The Rudd Government’s proposed fibre to the premises (FTTP) broadband network has generated a rich variety of ill-informed media commentary. It is time to debunk some of these myths and set the record straight.
Myth number 1: Wireless will provide a competitive alternative to a FTTP network.
The reality: Wireless internet access provides flexibility and mobility. It is useful for people on the move who want to do simple things like accessing e-mails, browsing the web, and downloading small files. But it will never be able to support universal broadband services. The big problem with wireless is that all users have to share the same “airwaves”.
Imagine a politician communicating with constituents at a town hall meeting. Everyone in the room has to share the same sound space to communicate with the politician. If the politician is talking to only one person, that person gets the politician’s undivided attention. But as more people attend the meeting, each person has to wait for their turn to ask a question or express an opinion.
Exactly the same thing happens with so-called wireless broadband. Service providers advertise impressive bandwidths. But the only way a user can get the advertised bandwidth advertised is if there are no other users. As the number of subscribers increases each subscriber is allocated a smaller proportion of the total available bandwidth.
This is already starting to happen with 3G wireless in Australia — a recent surge in subscriptions to 3G internet services has led to a degradation of user experience. Future generations of wireless (4G, LTE etc.) will help to avoid this problem, but they will never be able to provide the bandwidth of a FTTP network.
In addition, both wireless and satellite can provide services to users in remote areas that are difficult to service by other means, and a well-designed national broadband strategy would channel the use of the limited radio and satellite spectrum so as to serve those customers well.
Myth number 2: An FTTP infrastructure will lock Australia into old technology that does not allow future upgrades to new technologies.
The reality: In FTTP networks, a single feeder fibre from the telephone exchange is shared by 32 premises. Near the premises, the feeder fibre splits into 32 fibres that run all the way to each user. The fibre from the telephone exchange carries an incredible 2,500 megabits of data per second.
If all 32 houses simultaneously use the network at its full capacity, each user can obtain one thirty-second of the 2,500 megabits per second, or roughly 100 megabits per second.
Importantly, the experience of each user is not limited by what other users are doing. But this is only the start. The optical feeder and fibre is capable of carrying more than 1,000 times this amount of data. Therefore, as new higher capacity terminal technologies currently in the pipeline become available, it will be possible to upgrade the system to much greater capacity.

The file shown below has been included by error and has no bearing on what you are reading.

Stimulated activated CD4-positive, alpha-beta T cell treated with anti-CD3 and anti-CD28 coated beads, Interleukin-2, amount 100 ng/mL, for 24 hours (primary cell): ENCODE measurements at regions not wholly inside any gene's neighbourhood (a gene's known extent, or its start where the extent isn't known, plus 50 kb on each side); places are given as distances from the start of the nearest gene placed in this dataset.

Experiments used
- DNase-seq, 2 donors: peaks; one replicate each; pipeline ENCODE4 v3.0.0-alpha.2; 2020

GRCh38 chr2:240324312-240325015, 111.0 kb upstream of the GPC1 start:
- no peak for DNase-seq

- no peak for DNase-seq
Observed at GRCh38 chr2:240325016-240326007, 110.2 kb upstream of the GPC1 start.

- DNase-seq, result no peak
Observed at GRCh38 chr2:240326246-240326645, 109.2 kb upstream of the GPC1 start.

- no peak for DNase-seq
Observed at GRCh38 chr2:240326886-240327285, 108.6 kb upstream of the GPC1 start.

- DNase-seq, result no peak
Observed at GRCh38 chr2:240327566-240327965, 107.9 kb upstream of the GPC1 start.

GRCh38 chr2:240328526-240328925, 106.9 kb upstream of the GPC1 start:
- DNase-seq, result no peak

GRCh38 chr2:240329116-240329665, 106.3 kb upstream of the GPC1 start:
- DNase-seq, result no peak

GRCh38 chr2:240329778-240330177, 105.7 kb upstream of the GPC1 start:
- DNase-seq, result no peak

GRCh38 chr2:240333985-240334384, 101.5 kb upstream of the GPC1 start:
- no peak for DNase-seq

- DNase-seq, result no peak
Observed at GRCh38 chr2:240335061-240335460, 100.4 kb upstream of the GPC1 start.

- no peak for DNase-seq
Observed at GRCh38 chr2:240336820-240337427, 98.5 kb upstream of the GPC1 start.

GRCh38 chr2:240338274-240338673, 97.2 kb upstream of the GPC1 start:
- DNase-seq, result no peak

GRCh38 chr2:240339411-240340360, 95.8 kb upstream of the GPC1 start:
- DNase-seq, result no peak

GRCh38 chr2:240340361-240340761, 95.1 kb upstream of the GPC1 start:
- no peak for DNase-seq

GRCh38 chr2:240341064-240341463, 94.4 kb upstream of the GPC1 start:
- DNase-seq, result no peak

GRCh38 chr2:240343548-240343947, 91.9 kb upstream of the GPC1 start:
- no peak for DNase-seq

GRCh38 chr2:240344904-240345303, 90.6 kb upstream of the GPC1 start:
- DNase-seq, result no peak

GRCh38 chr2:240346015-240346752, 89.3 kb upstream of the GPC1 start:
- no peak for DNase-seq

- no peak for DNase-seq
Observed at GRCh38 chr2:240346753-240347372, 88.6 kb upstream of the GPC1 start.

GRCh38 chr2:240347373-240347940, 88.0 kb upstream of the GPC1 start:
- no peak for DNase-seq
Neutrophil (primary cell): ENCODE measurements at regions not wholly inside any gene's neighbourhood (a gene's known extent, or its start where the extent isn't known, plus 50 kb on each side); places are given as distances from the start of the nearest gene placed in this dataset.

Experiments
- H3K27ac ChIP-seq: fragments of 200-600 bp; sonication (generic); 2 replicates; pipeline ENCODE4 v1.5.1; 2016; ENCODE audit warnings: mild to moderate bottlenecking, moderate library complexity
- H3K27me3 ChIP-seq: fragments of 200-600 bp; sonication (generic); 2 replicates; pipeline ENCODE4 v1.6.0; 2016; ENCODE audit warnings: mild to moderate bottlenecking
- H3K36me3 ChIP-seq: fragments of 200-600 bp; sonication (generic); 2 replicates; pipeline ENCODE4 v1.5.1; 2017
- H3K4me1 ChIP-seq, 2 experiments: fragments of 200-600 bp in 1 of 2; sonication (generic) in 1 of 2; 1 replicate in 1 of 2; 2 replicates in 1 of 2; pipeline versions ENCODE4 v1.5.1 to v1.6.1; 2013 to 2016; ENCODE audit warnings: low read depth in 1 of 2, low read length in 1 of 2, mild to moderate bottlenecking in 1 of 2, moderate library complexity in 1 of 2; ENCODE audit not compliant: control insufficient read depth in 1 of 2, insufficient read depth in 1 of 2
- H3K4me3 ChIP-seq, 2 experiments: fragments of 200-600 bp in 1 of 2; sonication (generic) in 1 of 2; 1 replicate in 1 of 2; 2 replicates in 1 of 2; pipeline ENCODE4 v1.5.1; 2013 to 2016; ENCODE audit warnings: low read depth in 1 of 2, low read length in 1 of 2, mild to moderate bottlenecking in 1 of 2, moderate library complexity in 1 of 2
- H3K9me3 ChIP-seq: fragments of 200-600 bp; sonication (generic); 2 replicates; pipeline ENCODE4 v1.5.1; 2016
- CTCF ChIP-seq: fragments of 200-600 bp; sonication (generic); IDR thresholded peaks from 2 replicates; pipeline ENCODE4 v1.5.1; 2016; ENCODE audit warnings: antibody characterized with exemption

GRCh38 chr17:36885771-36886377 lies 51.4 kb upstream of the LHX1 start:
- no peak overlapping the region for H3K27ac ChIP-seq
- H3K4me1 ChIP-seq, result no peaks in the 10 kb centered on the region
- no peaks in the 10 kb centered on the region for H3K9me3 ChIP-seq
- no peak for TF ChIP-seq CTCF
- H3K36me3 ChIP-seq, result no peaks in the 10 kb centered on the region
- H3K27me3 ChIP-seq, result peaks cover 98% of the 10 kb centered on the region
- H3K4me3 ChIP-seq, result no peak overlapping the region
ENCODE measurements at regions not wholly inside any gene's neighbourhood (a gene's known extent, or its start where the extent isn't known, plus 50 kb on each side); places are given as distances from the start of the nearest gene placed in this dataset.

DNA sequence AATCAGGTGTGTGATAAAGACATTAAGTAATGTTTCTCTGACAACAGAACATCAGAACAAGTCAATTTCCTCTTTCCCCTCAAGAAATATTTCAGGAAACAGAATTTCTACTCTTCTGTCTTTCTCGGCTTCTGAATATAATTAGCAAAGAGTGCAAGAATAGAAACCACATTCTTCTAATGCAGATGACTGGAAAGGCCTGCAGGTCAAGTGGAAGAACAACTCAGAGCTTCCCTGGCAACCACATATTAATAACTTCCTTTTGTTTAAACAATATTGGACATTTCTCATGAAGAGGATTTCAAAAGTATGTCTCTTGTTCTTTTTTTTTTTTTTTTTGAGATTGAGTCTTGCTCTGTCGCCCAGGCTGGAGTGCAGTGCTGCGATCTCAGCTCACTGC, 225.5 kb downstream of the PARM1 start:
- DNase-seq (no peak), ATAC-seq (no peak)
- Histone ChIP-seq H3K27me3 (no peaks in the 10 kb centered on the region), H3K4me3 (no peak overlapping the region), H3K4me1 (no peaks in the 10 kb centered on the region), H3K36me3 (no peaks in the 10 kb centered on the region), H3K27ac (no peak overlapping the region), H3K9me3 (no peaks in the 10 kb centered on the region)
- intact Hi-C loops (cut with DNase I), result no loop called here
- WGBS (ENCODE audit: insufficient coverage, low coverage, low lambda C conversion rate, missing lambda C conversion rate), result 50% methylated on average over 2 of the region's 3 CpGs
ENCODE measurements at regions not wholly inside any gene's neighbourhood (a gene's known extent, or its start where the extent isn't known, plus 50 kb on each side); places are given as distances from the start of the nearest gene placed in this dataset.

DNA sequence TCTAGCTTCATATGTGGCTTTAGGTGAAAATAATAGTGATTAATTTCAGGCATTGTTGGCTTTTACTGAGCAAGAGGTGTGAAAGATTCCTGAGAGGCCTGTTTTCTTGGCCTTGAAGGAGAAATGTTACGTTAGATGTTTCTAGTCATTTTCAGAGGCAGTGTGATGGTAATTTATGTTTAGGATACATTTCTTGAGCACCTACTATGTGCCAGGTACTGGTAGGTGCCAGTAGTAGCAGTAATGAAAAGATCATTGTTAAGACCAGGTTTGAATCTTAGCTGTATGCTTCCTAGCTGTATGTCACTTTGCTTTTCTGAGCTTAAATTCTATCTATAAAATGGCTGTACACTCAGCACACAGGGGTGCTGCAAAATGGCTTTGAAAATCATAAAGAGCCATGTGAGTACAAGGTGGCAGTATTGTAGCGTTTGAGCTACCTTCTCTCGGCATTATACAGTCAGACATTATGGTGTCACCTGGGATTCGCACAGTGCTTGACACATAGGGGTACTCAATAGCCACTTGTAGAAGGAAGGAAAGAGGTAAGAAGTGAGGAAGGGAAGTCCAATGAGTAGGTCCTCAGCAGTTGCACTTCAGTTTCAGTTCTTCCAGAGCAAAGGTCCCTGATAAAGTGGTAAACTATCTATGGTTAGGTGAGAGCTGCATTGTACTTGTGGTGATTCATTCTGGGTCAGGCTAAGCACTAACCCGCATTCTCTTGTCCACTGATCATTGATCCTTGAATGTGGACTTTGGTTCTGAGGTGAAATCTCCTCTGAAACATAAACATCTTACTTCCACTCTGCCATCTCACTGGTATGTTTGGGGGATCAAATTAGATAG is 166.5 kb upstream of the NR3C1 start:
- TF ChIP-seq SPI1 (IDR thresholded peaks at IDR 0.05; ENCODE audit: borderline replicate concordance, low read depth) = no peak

The FTTP network could one day deliver many gigabits per second to the home. This could be achieved by just changing some equipment in the exchange and in the home. One compelling advantage of a FTTP network is that the core infrastructure, which constitutes the bulk of the investment — the fibre in the ground or strung from poles — is completely future-proof and will not require any additional upgrades.
Myth number 3: Enhanced DSL and hybrid fibre coax networks (HFC) will be able to provide the same capabilities as FTTP at a fraction of the cost.
The reality: DSL technology has advanced over the years, but unlike fibre, it is already operating close to its full capacity. There is no practical way to provide widespread delivery of 100 megabits per second over DSL. The HFC access networks operated by Telstra and Optus could be upgraded to 100 megabits per second. But like wireless, the 100 megabits per second is shared and user experience on these networks is degraded as more users use the network.
More importantly, the HFC networks cover only a small percentage of Australia’s population. With today’s technology, it is cheaper to roll out FTTP than to roll out new HFC networks. And HFC networks are not greenhouse-gas-friendly. Like wireless access networks, they consume about four times as much energy per user as FTTP.
Myth number 4: FTTP will provide little value because most home users are happy with today’s broadband service.
The reality: Not so long ago, most home users were happy with their 56 kilobit per second service, and more recently with their 0.5 megabit per second ADSL service. We have learned that new opportunities and new services arise when the capacity to support them is made available, and it would be bold indeed to call a halt to further improvements in network capacity because “all of the valuable services have already been invented”.
But more importantly, FTTP is not just for the home. It will enable new services in health, education, business and government services. Video on demand will enrich entertainment opportunities, and video conferencing and other online networking facilities will reduce business travel and cut greenhouse emissions.
Myth number 5: An upgrade of the existing network would be more environmentally friendly than a new FTTP network.
The reality: An upgrade of the existing network to just 10 megabits per second would require a new 200 megawatt power station, presumably coal fired, just to operate the new equipment. The environmental impact of this would be huge. Through savings obtained by removing old equipment, a FTTP network could operate without requiring a new power station.